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Updated: 1 hour 47 min ago

LinuxInsider: When It's Time for a Linux Distro Change

Tuesday 27th of February 2018 11:18:52 PM
It's common for Linux users to hop between distributions and survey the field, and I recently reached a point where I had to seriously rethink the one I was using most of the time. Between hardware compatibility issues with my old standby and some discouraging missteps with other go-to choices, I felt the time had come to reassess my pool of preferred distributions and repopulate it from scratch. As my journey progressed, I realized that as often as I've discussed the field of Linux-based systems, I had not addressed how to pick one out.

Reddit: QEMU 2.12: another step closer for having a display output with GVT-g

Tuesday 27th of February 2018 11:03:20 PM

After the added GVT-g dma-buf support in kernel 4.16rc1 (see my previous comment) the only piece still missing in order to have a display output with Intel's GVT-g GPU virtualization is QEMU support.

Gerd Hoffmann (Red-Hat?) sent suggested patches to add such support and to allow display output with the GTK UI of QEMU and a Spice client.

This series adds support for a vgpu display to the qemu vfio code.
- rebase to latest master
- drop DeviceState->hotpluggable patch, use separate vfio-pci-display device instead so we can use DeviceClass-hotpluggable.
- add vfio dma-buf patch. Right now this can be tested with '-display egl-headless' only. gtk and spice support is almost ready for merge and should follow soon.

Intel's latest blog post update about GVT-g detailed that with their out-of-tree patches they enabled display output through Spice for both local (Unix socket) and remote (TCP socket), afaik the latter is not available for Virgl, idk if the suggested upstream patches cover also a Spice remote client, I kinda hoped that if Spice remote support is being added for GVT-g then it would be enabled also for Virgl.

I'm guessing SDL and VNC support will follow after the current PRs will be accepted.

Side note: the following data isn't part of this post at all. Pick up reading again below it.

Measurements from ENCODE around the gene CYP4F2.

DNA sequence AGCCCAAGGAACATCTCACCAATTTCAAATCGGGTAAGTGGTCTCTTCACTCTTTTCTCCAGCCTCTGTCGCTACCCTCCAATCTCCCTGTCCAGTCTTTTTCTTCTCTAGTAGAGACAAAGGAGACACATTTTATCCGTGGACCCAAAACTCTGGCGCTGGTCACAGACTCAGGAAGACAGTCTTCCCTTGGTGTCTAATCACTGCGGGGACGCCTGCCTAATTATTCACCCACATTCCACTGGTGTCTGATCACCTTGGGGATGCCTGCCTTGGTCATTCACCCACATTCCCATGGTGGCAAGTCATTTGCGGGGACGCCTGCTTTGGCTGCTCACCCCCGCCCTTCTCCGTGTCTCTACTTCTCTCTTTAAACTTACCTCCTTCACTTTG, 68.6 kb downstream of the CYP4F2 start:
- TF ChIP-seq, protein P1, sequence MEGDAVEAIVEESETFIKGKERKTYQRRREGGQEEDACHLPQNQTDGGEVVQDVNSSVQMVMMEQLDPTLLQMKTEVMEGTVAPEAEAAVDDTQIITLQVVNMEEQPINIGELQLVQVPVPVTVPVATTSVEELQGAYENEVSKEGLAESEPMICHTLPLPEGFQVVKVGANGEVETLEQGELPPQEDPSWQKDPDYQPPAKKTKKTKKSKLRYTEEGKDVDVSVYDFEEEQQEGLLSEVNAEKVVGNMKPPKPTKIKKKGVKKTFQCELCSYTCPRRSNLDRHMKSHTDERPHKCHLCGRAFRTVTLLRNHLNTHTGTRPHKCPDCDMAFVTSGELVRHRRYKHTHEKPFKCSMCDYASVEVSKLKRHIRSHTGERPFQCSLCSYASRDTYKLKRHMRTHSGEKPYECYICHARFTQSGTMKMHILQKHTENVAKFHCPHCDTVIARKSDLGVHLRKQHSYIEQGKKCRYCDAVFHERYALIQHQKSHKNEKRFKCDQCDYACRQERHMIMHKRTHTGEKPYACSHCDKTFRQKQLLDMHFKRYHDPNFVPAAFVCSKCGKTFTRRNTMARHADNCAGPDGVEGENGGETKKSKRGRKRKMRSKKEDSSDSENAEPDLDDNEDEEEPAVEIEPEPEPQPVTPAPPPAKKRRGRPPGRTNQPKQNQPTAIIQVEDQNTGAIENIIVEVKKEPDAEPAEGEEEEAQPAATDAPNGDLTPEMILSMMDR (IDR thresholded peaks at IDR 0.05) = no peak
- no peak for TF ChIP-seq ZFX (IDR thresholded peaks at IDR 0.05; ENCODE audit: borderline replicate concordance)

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Phoronix: X.Org Server 1.20 Release Candidate Due For Release Tomorrow

Tuesday 27th of February 2018 10:44:58 PM
Indeed it turns out that the landing today of RandR leases and deep color / color depth 30 support for GLAMOR/modesetting is because Red Hat's Adam Jackson is finally wrangling the xorg-server 1.20 release together...

LXer: How to block local spoofed addresses using the Linux firewall

Tuesday 27th of February 2018 10:01:57 PM
Attackers are finding sophisticated ways to penetrate even remote networks that are protected by intrusion detection and prevention systems. No IDS/IPS can halt or minimize attacks by hackers who are determined to take over your network. Improper configuration allows attackers to bypass all implemented network security measures.In this article, I will explain how security engineers or system administrators can prevent these more

LinuxToday: DevOps jobs salaries: 9 statistics to see

Tuesday 27th of February 2018 10:00:00 PM

 EnterprisersProject: 9 stats that DevOps job hunters should bring to the negotiating table

LinuxToday: Where's Xfce 4.14? Current Development, Roadmap & Future

Tuesday 27th of February 2018 09:00:00 PM

FOSSpost: Xfce is one of the most common desktop environments on Linux and other Unix-like systems.

LXer: How to Manage Kubernetes Apps with Helm Charts

Tuesday 27th of February 2018 08:41:54 PM
containers are easy to move around, but they still need the "mommy" computer. However, containers do carry with them all the environmental dependencies for a given application.

TuxMachines: Can Open-source Hardware Be Like Open-source Software?

Tuesday 27th of February 2018 08:24:14 PM

Hardware and software are certainly different beasts. Software is really just information, and the storing, modification, duplication, and transmission of information is essentially free. Hardware is expensive, or so we think, because it’s made out of physical stuff which is costly to ship or copy. So when we talk about open-source software (OSS) or open-source hardware (OSHW), we’re talking about different things — OSS is itself the end product, while OSHW is just the information to fabricate the end product, or have it fabricated.

The fabrication step makes OSHW essentially different from OSS, at least for now, but I think there’s something even more fundamentally different between the current state of OSHW and OSS: the pull request and the community. The success or failure of an OSS project depends on the community of people developing it, and for smaller projects that can hinge on the ease of a motivated individual digging in and contributing. This is the main virtue of OSS in my opinion: open-source software is most interesting when people are reading and writing that source.

Also: GreenWaves Intros Open-Source AI Processor GAP8

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TuxMachines: DoD announces open source software experiment

Tuesday 27th of February 2018 08:19:41 PM

The U.S. Department of Defense (DoD) recently announced the launch of, an open source initiative that allows software developers around the world to collaborate on unclassified code written by federal employees in support of DoD projects.